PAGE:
As we’ve mentioned previously, beans became a staple food for us during our three-month lockdown.  In early March we went out and bought 15 pounds of dried beans and slowly made our way through them, giving ourselves the task of finding new and interesting ways to cook them up so we didn’t get sick of eating the same thing multiple times a week.  We ended up making refried beans pretty often, and we tried to find a good meat-free technique – and then we came across this recipe in the New York Times.  It’s a vegetarian version (which is helpful, because lard is often an ingredient in refried beans) and it adds in something we’d never thought to use before:  cheese.  This particular variation comes from the northern Mexican state of Sonora, and while these beans are typically served in tacos or as an accompaniment to some other dish, we ate them all by themselves because of how hearty and delicious they were.


refried beans_1349x900


To make this, you’ll need:

  • 3 15-ounce cans of pinto beans
  • Dried guajillo chiles
  • A can of chipotles in adobo sauce
  • Vegetable oil
  • 8 ounces of Oaxaca cheese
  • Cotija cheese
  • Cilantro

To get started, take 4 dried guajillos and place them in a small pot of water.  Let the water come to a boil and then simmer your chiles for around 10 minutes.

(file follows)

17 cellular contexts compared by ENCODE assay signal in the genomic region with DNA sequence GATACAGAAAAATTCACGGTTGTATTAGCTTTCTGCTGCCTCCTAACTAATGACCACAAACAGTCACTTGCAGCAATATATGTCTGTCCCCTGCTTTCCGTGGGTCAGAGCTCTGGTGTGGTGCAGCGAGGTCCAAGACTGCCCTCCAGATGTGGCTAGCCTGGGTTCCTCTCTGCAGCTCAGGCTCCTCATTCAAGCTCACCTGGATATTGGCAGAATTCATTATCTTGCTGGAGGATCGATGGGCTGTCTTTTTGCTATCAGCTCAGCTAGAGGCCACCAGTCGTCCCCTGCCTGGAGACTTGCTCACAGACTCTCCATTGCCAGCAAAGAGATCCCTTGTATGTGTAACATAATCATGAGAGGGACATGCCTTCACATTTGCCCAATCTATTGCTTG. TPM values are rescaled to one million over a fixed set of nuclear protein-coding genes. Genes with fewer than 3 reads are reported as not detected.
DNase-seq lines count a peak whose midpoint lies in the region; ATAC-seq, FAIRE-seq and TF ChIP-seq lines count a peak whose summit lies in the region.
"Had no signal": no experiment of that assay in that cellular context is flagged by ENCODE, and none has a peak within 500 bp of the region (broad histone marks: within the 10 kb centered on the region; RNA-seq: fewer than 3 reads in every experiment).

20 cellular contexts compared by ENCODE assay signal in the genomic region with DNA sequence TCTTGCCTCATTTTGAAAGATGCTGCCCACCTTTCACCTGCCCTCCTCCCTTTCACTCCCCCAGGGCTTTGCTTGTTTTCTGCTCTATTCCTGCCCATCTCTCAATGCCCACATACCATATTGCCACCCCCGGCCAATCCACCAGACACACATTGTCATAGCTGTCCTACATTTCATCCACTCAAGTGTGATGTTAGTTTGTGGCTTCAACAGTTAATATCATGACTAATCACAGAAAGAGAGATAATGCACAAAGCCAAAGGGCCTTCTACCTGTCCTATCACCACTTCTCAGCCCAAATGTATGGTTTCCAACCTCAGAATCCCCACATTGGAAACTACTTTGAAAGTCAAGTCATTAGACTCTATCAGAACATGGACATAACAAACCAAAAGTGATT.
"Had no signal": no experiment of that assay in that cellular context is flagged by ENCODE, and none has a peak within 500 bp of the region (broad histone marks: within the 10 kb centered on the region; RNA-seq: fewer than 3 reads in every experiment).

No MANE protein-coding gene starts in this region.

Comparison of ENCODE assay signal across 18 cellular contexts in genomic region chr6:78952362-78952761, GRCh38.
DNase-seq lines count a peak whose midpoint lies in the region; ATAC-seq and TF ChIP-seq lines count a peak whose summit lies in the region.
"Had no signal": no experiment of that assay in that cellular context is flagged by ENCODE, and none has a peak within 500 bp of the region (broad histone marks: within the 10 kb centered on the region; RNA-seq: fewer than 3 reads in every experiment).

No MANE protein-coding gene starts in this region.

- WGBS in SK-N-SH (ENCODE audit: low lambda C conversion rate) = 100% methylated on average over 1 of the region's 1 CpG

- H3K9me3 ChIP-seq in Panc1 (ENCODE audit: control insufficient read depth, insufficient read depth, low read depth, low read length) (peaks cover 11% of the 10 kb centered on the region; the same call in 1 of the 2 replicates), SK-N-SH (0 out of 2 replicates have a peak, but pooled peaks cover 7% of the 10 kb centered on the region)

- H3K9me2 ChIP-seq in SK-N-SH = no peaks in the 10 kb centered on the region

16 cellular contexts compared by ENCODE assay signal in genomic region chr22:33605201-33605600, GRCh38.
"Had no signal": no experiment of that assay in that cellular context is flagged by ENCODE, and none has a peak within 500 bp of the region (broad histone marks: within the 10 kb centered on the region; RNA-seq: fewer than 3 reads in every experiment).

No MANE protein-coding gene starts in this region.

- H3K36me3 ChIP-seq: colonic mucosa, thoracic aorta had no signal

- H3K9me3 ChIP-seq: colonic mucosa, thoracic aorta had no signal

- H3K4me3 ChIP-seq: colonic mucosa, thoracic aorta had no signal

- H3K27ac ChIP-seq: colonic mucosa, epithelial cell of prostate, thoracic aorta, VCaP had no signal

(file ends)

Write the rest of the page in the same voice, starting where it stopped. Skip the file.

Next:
While you’re waiting, dump all of your beans plus the liquid in the cans into a food processor.  Add in 1 1/2 cups of water and 2 chipotles along with a generous scoop of the adobo sauce.  When the guajillos are done boiling, fish them out and add them in with the beans, then blend everything together in the food processor just until you have a puree.




Warm 3 tablespoons of oil in a large coast iron skillet over medium heat.  Pour in the bean mixture and cook for 10 minutes until it thickens, stirring continuously so the beans don’t stick to the bottom.  Then grate up your cheese and mix that in.




Keep stirring for another 10-15 minutes, until everything thickens to the consistency you’d expect for refried beans, like so:




When you’re ready to eat, top the beans with a sprinkling of cotija cheese and sprigs of cilantro.


refried beans_1349x900


You can use these beans as the base for some vegetarian Mexican food, like tacos or tortas or nachos, or you can serve this as a side to a larger meal – but if you really want you can eat them on their own, as we did, because they’re delicious in their own right and super filling.  We’ve often had to turn down refried beans because they’re made with meat products, but this is a version that’s vegetarian-friendly and gets its flavor not from lard but from two varieties of spicy chiles.  We especially liked the cheese added in and how it melts and helps thicken up the beans.  We’ll admit that the stirring got kind of tedious here, but the result was some delicious beans so it was all worth it – and we hope you feel the same way after you cook up these refried beans for yourself.